Grab tackle involving legs

crossref


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funny enough I had this towards the end of the season in a junior representative match. A player did a judo throw where his leg was very much involved. as he did it the ball carrier offloaded and I played on, but at the next break in play I told the tackler I didn't want to see it again as I considered it dangerous. 2 mins later he does the same thing, this time I blew straight away and gave a PK and gave him the bollocking it deserved! just after that he was subbed, however in the bar after the players father came up to me and asked me what the PK was for, so I told him that I believed it to be dangerous as it was in my view a trip and that he was lucky not to get a YC as I'd already warned him, the father said "you're a fool, he's been doing that all season" and walked off!

why didn't you give him a YC ? seeing as he had already had a specific warning?
 

Lee Lifeson-Peart


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why didn't you give him a YC ? seeing as he had already had a specific warning?

I agree x2. Possibly explains why he's been doing it all season if Daddy is to be believed. I would also tell Daddy to "Go and have sex with himself" too.
 

TheBFG


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why didn't you give him a YC ? seeing as he had already had a specific warning?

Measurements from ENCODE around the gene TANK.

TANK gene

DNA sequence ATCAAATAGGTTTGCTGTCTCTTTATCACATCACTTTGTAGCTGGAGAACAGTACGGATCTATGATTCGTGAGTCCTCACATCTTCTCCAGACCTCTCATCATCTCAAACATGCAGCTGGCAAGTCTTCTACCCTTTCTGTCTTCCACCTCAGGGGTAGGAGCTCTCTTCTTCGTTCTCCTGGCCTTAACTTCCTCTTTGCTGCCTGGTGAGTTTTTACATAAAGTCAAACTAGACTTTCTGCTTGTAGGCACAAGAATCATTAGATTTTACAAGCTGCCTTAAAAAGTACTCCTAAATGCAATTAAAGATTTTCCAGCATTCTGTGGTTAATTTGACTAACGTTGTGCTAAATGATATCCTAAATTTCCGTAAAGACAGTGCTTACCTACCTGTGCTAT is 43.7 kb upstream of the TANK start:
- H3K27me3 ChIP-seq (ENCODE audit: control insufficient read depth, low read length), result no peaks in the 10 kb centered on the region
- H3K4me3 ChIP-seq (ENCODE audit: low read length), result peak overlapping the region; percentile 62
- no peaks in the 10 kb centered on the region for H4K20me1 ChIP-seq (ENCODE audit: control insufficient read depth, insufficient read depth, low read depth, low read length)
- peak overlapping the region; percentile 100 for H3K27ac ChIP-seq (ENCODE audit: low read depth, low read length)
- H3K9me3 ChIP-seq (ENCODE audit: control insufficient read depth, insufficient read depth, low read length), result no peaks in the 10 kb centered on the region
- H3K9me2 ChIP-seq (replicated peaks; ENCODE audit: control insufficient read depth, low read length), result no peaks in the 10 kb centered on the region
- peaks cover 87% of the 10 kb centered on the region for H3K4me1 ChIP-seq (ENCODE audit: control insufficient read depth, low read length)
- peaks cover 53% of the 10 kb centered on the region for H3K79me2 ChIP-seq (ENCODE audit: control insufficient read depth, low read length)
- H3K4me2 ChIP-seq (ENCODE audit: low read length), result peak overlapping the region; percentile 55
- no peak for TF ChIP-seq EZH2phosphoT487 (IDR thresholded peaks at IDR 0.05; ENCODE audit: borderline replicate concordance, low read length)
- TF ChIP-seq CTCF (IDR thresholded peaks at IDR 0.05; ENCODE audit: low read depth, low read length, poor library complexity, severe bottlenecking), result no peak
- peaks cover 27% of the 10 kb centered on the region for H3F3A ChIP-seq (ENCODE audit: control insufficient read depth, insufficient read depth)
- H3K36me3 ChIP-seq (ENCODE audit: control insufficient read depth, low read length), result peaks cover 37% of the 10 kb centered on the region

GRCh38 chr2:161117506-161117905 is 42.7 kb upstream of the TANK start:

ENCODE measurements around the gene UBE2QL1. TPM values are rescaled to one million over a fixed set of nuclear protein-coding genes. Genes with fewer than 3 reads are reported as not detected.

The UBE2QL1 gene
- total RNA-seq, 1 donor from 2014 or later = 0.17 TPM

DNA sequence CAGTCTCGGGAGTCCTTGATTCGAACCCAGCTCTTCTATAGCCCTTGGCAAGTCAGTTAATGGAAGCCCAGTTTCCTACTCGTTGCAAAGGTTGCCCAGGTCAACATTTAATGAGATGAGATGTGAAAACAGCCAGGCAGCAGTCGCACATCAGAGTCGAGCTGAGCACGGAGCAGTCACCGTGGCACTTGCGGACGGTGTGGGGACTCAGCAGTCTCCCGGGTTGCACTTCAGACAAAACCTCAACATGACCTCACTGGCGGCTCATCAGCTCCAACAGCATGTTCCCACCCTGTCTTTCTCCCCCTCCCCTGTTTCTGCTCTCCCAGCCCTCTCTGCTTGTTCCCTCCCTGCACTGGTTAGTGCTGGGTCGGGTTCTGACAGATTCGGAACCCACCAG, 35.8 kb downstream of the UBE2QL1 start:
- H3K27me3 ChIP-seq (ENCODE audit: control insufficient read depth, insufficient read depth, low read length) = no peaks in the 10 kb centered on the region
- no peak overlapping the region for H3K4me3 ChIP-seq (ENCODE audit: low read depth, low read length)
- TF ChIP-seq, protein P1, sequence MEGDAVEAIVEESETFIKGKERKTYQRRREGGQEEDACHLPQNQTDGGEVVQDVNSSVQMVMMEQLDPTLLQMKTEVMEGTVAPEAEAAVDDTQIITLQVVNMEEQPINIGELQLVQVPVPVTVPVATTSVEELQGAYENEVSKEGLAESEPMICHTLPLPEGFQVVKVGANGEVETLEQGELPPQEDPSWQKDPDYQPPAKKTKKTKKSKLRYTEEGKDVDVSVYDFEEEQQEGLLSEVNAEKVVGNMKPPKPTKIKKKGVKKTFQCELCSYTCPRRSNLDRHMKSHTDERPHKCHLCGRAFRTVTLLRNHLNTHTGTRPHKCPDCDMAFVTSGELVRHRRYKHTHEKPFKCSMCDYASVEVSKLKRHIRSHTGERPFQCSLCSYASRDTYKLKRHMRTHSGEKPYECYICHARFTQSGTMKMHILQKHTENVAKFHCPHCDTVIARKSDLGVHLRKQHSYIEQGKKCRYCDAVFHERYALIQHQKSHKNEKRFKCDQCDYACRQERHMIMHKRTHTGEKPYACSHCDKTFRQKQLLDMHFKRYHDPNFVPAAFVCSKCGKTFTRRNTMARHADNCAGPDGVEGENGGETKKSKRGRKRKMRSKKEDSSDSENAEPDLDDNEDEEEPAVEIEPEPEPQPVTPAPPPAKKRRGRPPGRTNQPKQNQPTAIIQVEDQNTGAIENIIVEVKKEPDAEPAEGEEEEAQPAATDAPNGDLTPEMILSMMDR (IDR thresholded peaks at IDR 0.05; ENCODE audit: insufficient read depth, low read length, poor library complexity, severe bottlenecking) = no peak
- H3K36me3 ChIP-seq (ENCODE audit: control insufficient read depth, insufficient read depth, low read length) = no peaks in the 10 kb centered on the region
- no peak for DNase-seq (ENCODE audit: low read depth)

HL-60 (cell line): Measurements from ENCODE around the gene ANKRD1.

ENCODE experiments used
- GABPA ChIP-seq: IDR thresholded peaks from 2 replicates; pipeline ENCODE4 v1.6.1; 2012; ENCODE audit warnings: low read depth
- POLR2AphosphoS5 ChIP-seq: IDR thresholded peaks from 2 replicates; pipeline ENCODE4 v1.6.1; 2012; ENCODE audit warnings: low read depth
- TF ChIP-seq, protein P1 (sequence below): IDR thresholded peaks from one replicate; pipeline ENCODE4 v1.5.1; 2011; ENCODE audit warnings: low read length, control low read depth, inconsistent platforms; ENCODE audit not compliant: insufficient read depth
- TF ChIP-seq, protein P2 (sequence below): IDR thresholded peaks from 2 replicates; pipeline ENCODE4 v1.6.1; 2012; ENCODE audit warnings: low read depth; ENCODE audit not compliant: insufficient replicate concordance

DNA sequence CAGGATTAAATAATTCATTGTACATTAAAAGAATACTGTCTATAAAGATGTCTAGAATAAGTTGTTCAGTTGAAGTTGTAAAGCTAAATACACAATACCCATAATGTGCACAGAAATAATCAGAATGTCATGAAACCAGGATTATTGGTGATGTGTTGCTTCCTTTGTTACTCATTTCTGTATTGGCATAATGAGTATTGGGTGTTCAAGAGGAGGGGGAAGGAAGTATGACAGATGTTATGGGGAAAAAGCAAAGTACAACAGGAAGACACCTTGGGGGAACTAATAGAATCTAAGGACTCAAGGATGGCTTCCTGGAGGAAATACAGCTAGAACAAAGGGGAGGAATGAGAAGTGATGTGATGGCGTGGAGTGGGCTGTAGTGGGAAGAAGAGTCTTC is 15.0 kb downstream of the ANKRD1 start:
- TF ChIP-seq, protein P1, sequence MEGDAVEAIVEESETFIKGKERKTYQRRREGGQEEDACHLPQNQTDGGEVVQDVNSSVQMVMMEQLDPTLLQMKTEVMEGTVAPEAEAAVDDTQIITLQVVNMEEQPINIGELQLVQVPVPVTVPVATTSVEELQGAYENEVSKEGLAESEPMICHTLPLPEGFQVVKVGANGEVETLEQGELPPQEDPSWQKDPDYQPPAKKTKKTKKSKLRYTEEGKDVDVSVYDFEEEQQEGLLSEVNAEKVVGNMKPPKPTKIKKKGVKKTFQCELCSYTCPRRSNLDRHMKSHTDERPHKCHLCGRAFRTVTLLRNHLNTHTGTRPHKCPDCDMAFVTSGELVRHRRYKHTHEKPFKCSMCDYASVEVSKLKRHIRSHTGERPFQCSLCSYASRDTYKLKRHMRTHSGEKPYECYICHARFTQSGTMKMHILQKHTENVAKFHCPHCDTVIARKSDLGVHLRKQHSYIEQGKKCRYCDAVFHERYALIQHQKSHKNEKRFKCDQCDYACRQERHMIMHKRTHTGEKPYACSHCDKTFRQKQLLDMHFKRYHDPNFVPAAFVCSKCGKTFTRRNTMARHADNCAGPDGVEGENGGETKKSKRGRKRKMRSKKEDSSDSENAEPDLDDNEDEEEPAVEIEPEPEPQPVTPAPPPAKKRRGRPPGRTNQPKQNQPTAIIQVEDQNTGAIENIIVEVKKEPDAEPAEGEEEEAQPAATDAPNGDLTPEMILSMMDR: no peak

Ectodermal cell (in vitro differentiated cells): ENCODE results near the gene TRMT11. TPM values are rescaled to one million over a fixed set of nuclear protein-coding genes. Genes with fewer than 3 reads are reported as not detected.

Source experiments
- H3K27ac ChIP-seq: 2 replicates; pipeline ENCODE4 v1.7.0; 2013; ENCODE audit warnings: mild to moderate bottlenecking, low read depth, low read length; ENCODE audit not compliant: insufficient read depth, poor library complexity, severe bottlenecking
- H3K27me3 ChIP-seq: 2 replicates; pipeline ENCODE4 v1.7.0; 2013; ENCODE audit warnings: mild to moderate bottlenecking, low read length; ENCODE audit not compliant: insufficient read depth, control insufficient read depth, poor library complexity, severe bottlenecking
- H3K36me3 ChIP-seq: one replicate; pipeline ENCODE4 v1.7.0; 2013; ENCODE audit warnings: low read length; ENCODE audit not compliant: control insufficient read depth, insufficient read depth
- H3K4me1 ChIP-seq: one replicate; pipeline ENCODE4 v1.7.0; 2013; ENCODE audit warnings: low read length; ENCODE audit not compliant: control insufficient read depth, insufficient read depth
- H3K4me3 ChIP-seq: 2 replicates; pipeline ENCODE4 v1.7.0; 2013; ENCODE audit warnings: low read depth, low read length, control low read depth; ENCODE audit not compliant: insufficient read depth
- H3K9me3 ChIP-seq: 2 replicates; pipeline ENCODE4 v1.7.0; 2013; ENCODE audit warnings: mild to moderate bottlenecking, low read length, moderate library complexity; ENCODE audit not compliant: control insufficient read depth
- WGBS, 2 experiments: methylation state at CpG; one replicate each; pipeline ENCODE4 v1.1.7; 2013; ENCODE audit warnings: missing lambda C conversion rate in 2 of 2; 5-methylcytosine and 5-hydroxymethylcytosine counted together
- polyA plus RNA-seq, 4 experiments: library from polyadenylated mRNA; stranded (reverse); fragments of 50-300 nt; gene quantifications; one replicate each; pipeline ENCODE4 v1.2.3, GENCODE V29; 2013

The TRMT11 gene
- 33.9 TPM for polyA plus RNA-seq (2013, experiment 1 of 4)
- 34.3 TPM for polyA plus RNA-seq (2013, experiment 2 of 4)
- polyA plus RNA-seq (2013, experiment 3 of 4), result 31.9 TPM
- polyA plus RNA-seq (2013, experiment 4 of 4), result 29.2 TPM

:shrug: not sure, guess because I'd not pinged the first one :shrug:
 

leaguerefaus


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Here's a couple more angles of the tackle.
Angle 1
Angle 2

Angle 3 - this is the better angle but also shows the broken leg. It's a bit yuck but no bones show!
After viewing all the angles I am now 100% convinced there is nothing at all wrong with the tackle.
 

Browner

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funny enough I had this towards the end of the season in a junior representative match. A player did a judo throw where his leg was very much involved. as he did it the ball carrier offloaded and I played on, but at the next break in play I told the tackler I didn't want to see it again as I considered it dangerous. 2 mins later he does the same thing, this time I blew straight away and gave a PK and gave him the bollocking it deserved! just after that he was subbed, however in the bar after the players father came up to me and asked me what the PK was for, so I told him that I believed it to be dangerous as it was in my view a trip and that he was lucky not to get a YC as I'd already warned him, the father said "you're a fool, he's been doing that all season" and walked off!